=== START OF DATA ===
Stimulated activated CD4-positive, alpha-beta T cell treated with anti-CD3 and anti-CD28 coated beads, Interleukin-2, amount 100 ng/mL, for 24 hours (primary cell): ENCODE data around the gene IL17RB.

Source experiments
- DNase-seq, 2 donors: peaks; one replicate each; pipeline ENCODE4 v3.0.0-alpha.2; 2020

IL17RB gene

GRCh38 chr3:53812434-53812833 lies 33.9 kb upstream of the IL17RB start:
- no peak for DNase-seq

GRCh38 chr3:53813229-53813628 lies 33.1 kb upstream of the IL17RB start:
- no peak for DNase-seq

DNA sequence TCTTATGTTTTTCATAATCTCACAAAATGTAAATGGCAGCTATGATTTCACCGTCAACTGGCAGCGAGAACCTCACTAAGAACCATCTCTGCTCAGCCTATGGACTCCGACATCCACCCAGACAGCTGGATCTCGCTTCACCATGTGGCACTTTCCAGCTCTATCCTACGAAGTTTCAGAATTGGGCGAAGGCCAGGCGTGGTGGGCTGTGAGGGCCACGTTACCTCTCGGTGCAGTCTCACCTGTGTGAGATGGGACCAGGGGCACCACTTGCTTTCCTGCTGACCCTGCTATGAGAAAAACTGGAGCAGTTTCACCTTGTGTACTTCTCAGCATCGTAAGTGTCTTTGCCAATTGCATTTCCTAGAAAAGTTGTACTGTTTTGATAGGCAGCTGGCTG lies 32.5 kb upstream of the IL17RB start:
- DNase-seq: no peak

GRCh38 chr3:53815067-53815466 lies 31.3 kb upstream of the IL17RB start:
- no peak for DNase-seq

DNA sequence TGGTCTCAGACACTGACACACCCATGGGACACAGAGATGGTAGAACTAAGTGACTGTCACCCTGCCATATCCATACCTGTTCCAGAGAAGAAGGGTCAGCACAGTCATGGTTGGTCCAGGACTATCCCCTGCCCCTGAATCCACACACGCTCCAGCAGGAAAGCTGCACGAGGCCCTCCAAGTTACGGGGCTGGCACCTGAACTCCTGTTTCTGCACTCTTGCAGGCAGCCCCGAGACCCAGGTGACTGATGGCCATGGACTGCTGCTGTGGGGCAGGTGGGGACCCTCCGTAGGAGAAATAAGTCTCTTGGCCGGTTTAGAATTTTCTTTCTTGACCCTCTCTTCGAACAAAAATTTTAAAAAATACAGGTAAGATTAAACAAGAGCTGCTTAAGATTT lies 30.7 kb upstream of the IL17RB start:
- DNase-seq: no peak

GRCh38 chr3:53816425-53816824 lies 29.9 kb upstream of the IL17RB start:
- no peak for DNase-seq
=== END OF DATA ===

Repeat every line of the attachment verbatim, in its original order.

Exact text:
Stimulated activated CD4-positive, alpha-beta T cell treated with anti-CD3 and anti-CD28 coated beads, Interleukin-2, amount 100 ng/mL, for 24 hours (primary cell): ENCODE data around the gene IL17RB.

Source experiments
- DNase-seq, 2 donors: peaks; one replicate each; pipeline ENCODE4 v3.0.0-alpha.2; 2020

IL17RB gene

GRCh38 chr3:53812434-53812833 lies 33.9 kb upstream of the IL17RB start:
- no peak for DNase-seq

GRCh38 chr3:53813229-53813628 lies 33.1 kb upstream of the IL17RB start:
- no peak for DNase-seq

DNA sequence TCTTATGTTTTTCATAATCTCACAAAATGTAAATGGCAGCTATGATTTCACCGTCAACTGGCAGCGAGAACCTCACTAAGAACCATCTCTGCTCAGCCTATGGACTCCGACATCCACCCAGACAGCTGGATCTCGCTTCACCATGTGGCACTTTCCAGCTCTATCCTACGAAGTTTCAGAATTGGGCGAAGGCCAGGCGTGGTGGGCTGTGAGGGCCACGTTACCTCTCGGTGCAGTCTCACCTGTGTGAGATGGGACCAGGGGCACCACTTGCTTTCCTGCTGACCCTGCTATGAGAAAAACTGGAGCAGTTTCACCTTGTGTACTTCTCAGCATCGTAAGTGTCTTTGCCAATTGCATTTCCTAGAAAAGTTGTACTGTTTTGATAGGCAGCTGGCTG lies 32.5 kb upstream of the IL17RB start:
- DNase-seq: no peak

GRCh38 chr3:53815067-53815466 lies 31.3 kb upstream of the IL17RB start:
- no peak for DNase-seq

DNA sequence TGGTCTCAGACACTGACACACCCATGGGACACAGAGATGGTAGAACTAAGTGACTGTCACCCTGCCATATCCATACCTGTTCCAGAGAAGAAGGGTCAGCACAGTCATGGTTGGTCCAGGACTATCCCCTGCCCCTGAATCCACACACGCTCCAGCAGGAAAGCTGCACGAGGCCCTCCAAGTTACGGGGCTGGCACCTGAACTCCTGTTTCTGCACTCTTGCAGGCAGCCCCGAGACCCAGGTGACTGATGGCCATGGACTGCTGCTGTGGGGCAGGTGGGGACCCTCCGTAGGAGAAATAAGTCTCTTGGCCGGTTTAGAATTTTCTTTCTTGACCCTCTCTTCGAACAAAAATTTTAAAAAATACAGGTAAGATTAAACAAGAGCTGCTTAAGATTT lies 30.7 kb upstream of the IL17RB start:
- DNase-seq: no peak

GRCh38 chr3:53816425-53816824 lies 29.9 kb upstream of the IL17RB start:
- no peak for DNase-seq